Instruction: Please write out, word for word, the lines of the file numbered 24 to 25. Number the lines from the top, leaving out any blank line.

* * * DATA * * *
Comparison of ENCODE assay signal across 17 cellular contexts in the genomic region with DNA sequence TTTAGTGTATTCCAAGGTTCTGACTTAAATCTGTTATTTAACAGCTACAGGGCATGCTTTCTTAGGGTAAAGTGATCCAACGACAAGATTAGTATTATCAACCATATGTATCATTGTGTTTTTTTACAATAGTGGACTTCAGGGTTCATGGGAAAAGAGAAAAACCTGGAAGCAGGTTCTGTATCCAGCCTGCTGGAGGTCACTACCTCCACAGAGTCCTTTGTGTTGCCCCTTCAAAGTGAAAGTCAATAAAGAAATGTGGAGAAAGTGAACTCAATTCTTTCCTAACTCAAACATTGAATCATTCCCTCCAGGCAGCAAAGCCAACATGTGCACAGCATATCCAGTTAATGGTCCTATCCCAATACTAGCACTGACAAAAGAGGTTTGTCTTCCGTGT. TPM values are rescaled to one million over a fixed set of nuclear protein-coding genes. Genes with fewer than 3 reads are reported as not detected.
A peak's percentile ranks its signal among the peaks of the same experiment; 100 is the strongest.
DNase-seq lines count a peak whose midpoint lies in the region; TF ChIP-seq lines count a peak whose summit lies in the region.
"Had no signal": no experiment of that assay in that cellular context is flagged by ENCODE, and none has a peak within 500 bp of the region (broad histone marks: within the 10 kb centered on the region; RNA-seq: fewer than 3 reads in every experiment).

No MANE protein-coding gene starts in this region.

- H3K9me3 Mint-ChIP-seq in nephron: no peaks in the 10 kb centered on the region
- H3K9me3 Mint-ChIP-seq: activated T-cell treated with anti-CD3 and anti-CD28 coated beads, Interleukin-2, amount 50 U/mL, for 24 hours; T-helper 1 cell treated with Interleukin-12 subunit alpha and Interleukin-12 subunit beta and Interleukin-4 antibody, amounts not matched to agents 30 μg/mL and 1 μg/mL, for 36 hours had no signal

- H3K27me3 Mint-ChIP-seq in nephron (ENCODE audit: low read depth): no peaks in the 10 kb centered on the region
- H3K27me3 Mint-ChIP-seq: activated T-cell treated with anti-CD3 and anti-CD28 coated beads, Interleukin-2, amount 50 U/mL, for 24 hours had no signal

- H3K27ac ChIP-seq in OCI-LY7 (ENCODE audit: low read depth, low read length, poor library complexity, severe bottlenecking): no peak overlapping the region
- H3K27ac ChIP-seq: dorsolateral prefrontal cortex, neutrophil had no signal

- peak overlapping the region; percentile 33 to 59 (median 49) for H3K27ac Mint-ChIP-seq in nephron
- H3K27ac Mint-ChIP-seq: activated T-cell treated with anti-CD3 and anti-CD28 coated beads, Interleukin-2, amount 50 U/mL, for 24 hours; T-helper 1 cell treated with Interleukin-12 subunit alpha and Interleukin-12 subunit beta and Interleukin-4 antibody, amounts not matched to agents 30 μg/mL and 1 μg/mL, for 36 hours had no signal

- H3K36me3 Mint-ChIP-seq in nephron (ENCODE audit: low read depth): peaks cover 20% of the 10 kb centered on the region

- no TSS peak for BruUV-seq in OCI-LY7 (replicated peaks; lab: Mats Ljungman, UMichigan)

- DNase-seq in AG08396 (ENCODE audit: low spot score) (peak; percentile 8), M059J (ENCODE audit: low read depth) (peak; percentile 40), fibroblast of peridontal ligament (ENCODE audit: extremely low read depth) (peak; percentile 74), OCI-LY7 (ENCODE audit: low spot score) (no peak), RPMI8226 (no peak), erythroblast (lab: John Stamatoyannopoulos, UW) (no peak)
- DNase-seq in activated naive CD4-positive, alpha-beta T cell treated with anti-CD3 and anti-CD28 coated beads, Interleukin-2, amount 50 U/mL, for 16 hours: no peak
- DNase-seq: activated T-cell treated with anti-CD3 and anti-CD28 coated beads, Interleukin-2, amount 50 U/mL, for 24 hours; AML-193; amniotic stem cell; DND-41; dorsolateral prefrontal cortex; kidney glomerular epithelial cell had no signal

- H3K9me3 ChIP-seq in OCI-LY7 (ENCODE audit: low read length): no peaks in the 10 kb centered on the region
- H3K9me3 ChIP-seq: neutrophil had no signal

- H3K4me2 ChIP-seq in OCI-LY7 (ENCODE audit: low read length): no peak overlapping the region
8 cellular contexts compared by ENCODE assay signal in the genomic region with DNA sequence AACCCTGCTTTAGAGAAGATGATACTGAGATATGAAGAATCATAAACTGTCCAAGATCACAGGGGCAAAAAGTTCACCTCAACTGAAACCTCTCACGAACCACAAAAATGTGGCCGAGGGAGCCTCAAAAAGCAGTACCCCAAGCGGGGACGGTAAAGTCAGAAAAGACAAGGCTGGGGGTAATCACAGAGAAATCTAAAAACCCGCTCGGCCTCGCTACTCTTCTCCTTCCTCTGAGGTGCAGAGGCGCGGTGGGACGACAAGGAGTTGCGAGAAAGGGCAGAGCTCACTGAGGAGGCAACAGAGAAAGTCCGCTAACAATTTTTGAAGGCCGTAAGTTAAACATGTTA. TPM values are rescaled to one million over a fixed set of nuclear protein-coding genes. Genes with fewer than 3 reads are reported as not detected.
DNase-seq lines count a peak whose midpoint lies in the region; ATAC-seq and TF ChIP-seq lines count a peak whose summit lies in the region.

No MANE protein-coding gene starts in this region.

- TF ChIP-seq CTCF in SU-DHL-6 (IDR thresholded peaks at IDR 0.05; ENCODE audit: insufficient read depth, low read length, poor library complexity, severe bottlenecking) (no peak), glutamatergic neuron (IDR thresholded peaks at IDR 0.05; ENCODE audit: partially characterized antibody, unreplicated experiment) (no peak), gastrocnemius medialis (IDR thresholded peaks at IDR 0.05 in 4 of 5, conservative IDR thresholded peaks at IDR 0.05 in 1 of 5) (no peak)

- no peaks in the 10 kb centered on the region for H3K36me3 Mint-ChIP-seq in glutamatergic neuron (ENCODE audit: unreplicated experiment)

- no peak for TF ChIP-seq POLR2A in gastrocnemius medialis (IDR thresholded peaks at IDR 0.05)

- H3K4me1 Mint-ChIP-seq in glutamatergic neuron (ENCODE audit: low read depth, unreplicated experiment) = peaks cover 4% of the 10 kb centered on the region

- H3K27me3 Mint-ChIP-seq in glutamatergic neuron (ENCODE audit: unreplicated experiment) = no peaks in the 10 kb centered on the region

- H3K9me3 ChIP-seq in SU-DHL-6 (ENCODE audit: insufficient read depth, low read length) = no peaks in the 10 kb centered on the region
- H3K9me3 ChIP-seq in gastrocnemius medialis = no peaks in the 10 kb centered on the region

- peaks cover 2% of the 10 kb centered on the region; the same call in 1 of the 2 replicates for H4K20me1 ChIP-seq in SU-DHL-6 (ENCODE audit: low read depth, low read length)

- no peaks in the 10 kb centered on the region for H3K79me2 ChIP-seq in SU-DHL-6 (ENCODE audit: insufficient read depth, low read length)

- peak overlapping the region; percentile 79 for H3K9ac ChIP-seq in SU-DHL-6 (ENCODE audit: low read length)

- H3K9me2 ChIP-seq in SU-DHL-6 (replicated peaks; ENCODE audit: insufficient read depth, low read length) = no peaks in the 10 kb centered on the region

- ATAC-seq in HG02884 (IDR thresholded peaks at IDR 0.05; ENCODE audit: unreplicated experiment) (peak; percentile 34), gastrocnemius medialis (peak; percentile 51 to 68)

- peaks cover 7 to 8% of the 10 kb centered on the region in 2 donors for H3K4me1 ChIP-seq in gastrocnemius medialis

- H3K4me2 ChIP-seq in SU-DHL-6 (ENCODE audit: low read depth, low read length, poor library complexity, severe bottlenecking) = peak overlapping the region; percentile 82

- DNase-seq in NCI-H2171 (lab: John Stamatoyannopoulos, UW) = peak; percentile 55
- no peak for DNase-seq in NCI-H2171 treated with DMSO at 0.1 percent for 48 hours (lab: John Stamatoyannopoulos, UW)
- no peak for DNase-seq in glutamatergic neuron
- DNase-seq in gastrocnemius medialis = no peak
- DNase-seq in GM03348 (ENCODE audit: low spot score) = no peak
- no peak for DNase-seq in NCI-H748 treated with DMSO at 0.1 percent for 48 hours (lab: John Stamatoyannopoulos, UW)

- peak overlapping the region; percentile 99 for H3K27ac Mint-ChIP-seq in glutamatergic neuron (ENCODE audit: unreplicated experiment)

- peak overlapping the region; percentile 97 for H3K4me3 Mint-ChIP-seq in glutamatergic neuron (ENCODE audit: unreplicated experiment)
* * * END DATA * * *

No MANE protein-coding gene starts in this region.

- TF ChIP-seq CTCF in SU-DHL-6 (IDR thresholded peaks at IDR 0.05; ENCODE audit: insufficient read depth, low read length, poor library complexity, severe bottlenecking) (no peak), glutamatergic neuron (IDR thresholded peaks at IDR 0.05; ENCODE audit: partially characterized antibody, unreplicated experiment) (no peak), gastrocnemius medialis (IDR thresholded peaks at IDR 0.05 in 4 of 5, conservative IDR thresholded peaks at IDR 0.05 in 1 of 5) (no peak)